How To Grow From Unhappiness

Whereas mankind has traditionally been concerned with the pursuit of happiness, greater wisdom would seem to lie in figuring how to be productively unhappy.

After all, misery is bound to happen to us, repeatedly.

Therefore, the value of suffering fruitfully outruns the use of any Utopian quest for blissful happiness.

Accordingly, the French novelist Marcel Proust (1871–1922) concurs that:

“The whole art of living is to make use of the individuals through whom we suffer.”

Let’s see how.

Suffering is not enough

The German philosopher Friedrich Nietzsche (1844–1900) is well-known for his theory that suffering is an indispensable ingredient for optimal self-development. In Twilight of the Idols, he wrote:

“What doesn’t kill me, makes me stronger.”

When taken literally, this is overstated. Decades of psychological research show that stressors are generally bad for humans, contributing to anxiety, depression and heart disease.

Not all unpleasant but non-lethal experiences turn out beneficial because lack of death does not suffice for reaping the benefits of agony. Crucially, suffering by itself is not enough, but setbacks offer a possibility for advancement.

It’s up to us to take that possibility.

Post-traumatic growth

Since Nietzsche, psychologists have studied how to achieve, as they call it, posttraumatic growth.

Before delving into the ‘how’, let’s look at what such growth is about. Identifying the possible benefits of distress, will help us in figuring out how to best extract these advantages from the more unpleasant episodes of our lives.

In his book The Happiness Hypothesis, psychologist Jonathan Haidt explains that there are three primary ways in which people profit from traumas.

First, rising to a challenge reveals your hidden abilities, and recognizing these abilities changes the way you think about yourself. Haidt points out that we don’t really know what we are capable of enduring. We say things like ‘I would never be able to handle that’, but, guess what, you probably are. The only way of discovering the true depth of your strength is by having your limits thoroughly tested. Potentially, such an experience enhances your capabilities and raises your sense of self-worth.

Second, going through hell can both filter and enhance your relationships. It will separate fair-weather friends from real comrades and can deepen the connection you have with the people in your life.

Third, misery has the power to act as a wake-up call and to correct your views about what really matters in life. Haidt writes:

“When tragedy strikes it knocks you off the treadmill and forces a decision: Hop back on and return to business as usual, or try something else? Adversity may be necessary for growth because it forces you to stop speeding along the road of life and, allowing you to notice the paths that were branching off all along, and to think about where you really want to end up.”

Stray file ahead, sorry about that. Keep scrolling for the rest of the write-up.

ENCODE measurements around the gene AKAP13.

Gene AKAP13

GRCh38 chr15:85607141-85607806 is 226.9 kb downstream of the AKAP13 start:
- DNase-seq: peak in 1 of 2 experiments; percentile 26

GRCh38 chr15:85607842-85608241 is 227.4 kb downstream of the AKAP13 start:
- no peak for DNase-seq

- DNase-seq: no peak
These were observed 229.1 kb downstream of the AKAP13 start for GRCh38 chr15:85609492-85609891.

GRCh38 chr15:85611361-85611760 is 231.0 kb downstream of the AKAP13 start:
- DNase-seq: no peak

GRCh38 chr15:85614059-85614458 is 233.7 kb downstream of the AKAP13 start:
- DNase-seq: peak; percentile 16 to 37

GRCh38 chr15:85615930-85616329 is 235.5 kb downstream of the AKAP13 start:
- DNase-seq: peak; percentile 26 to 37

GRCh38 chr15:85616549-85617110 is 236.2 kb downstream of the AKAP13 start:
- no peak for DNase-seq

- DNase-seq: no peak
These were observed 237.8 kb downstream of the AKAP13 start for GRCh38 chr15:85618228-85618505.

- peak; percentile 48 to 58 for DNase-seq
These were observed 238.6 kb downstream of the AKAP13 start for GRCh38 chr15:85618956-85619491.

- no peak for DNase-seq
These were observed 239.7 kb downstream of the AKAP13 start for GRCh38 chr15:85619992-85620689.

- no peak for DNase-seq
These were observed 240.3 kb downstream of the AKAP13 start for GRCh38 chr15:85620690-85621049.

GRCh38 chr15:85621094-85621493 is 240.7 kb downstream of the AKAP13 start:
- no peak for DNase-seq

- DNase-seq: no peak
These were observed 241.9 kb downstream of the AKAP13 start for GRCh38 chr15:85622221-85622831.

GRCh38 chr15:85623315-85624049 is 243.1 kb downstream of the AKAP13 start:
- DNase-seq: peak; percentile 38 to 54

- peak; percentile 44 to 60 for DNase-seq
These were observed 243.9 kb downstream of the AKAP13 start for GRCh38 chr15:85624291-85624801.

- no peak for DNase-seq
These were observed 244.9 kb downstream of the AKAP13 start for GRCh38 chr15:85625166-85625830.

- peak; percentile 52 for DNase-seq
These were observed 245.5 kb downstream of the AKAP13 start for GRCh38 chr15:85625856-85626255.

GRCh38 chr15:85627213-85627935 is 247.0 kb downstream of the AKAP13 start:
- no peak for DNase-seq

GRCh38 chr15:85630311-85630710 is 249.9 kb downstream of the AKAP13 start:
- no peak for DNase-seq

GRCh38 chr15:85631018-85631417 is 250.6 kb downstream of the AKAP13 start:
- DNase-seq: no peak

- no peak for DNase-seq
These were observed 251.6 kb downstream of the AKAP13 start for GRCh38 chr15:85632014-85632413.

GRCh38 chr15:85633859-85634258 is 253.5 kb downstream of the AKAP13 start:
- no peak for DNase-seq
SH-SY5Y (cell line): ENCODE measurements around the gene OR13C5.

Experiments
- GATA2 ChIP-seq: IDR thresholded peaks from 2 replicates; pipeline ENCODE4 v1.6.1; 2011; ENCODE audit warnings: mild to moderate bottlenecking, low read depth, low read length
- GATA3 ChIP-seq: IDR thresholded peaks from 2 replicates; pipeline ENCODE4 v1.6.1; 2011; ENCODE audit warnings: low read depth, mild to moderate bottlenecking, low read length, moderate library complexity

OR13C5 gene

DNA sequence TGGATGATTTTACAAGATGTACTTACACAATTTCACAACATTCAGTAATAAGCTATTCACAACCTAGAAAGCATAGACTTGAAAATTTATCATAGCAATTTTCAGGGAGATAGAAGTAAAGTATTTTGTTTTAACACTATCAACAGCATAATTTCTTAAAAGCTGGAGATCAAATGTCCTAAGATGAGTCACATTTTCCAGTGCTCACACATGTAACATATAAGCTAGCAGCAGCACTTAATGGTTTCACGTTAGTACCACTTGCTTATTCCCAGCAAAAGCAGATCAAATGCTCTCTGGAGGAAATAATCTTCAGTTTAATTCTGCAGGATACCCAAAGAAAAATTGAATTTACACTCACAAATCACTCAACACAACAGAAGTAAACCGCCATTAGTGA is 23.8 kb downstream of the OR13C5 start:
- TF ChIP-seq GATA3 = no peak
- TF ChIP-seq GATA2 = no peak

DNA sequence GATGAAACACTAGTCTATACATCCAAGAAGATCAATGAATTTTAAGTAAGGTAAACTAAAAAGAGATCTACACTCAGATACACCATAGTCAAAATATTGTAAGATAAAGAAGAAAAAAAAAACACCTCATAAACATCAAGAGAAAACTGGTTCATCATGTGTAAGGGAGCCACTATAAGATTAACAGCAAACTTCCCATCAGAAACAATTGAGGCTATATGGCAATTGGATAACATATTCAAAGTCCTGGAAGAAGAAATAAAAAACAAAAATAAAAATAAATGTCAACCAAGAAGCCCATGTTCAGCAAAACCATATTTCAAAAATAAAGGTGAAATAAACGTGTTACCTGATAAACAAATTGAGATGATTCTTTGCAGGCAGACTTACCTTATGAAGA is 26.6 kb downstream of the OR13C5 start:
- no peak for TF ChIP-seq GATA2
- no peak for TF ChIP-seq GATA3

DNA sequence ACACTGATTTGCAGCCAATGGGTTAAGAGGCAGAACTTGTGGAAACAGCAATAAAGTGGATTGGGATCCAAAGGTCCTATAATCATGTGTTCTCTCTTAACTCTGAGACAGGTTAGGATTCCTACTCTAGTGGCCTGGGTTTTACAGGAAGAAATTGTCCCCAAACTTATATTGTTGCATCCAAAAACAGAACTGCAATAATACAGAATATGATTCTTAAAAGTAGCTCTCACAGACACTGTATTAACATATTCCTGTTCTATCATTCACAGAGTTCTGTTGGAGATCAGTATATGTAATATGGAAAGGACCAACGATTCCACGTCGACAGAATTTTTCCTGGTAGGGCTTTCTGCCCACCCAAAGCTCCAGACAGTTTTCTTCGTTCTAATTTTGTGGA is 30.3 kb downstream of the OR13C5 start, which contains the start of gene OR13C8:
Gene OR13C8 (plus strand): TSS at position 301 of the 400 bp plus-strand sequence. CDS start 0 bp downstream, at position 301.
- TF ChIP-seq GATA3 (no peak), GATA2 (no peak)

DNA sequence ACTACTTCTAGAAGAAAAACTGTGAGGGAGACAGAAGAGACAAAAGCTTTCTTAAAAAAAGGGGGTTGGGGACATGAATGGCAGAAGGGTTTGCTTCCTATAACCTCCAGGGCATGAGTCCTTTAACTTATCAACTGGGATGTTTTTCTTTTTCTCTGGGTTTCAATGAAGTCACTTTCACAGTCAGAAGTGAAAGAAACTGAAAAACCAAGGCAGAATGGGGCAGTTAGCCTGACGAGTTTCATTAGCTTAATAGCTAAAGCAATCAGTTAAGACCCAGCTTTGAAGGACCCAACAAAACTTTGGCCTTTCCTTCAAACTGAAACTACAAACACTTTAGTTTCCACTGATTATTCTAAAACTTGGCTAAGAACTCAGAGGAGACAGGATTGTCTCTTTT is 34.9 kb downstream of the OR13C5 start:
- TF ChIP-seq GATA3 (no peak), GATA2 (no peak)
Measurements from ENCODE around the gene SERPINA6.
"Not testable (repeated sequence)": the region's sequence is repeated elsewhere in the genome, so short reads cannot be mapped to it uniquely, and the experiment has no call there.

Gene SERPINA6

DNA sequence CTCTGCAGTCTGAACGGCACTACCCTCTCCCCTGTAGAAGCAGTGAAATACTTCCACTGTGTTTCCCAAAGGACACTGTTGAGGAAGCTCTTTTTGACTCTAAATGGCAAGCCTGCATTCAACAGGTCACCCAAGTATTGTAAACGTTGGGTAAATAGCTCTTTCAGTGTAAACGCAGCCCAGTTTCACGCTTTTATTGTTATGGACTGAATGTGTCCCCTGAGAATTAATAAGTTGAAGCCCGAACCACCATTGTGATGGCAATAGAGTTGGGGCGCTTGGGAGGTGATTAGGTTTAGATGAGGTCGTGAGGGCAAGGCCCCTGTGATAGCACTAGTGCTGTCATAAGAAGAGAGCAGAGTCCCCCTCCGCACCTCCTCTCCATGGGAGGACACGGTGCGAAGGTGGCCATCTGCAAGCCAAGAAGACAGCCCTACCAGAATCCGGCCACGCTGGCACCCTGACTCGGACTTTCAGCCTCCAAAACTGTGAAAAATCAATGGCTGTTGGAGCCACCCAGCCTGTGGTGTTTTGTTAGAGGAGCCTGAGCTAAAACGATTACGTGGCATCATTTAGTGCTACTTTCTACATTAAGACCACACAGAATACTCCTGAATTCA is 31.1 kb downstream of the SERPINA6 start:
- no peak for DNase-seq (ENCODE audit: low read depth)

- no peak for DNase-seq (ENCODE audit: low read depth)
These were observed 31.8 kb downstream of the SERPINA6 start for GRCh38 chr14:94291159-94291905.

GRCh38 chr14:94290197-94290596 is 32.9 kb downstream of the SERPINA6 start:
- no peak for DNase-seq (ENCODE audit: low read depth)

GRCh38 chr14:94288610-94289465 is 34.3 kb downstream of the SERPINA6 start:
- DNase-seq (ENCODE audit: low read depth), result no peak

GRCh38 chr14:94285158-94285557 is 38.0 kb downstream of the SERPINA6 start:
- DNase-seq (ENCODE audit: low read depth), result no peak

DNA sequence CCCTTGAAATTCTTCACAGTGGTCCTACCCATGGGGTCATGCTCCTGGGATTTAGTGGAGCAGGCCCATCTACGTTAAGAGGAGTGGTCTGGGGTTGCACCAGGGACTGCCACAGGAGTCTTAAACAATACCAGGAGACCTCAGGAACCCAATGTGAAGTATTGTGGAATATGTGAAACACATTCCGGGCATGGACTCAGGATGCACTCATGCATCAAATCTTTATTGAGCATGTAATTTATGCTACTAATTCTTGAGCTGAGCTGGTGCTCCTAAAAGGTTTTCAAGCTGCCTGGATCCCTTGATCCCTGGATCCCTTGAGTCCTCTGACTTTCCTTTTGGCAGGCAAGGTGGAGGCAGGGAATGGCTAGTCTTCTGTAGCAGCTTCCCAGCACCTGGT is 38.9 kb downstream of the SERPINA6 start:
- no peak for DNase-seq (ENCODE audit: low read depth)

Tell me how, please

To recapitulate, if we do things right, trauma can make us stronger, improve our relationships and increase the extent to which our lives is geared towards meaningful values which correspond to our true selves.

Now, recall that suffering and not dying are not enough for acquiring those perks — for that, we need to actively engage in certain behaviors.

The million-dollar question, then, is what these behaviors for turning sorrow into enhancement are.

The research on post-traumatic growth is still a developing field — psychologists have long been narrowly focused on curing mental disorders, not interested in aiding non-diagnosed humans. However, thanks to a countermovement called ‘positive psychology’, the balance is being restored.

One of its proponents, Jamie Pennebaker, has devoted his career to investigating what separates successful sufferers from those who fail to come back stronger after surviving life’s punches.

Finding meaning

In his book Opening Up, he presents his findings. According to him, sense-making is the key that unlocks post-traumatic growth. You can benefit from adversity by making sense of it and drawing constructive lessons from it.

How do we do that?

As the title of Pennebaker’s book suggests, the chief means for this is self-disclosure.

Studies found that people who have experienced trauma and talk about it (with loved ones or a support group, for example) were largely spared its health-damaging effects. Writing about it in a journal had similar effects. Interestingly, dancing and singing to express emotions did not.

The crux: to make sense of bad life-events you must use words, and these words must help you to create a meaningful story.

Like concentration-camp survivor Viktor Frank beautifully shows in Man’s Search for Meaning: anything can have meaning, but it’s up to you to find it.

How to make sense of misery?

“I’ve come to realize that bad times coupled with good reflection provides some of the best lessons.” -Ray Dalio

To find meaning in hardship, we should pull out a piece of paper and write about it. Pennebaker advices writing for at least 15 minutes for multiple consecutive days.

We shouldn’t just blurt on the paper, however. We should aim to gain insight into why these events happened and into why we reacted as we did. For these purposes, Haidt recommends:

“Before you conclude your last session, be sure to have done your best to answer these two questions: Why did this happen? What good might I derive from it?”

You need to get your thoughts and feelings out, unrestricted, but in such a way that meaning emerges and sense-making is facilitated. To achieve that, figure out the questions whose answers you need to face and write acutely about them, aiming to penetrate them fully.

When you do that, you might actually have a shot of getting stronger.


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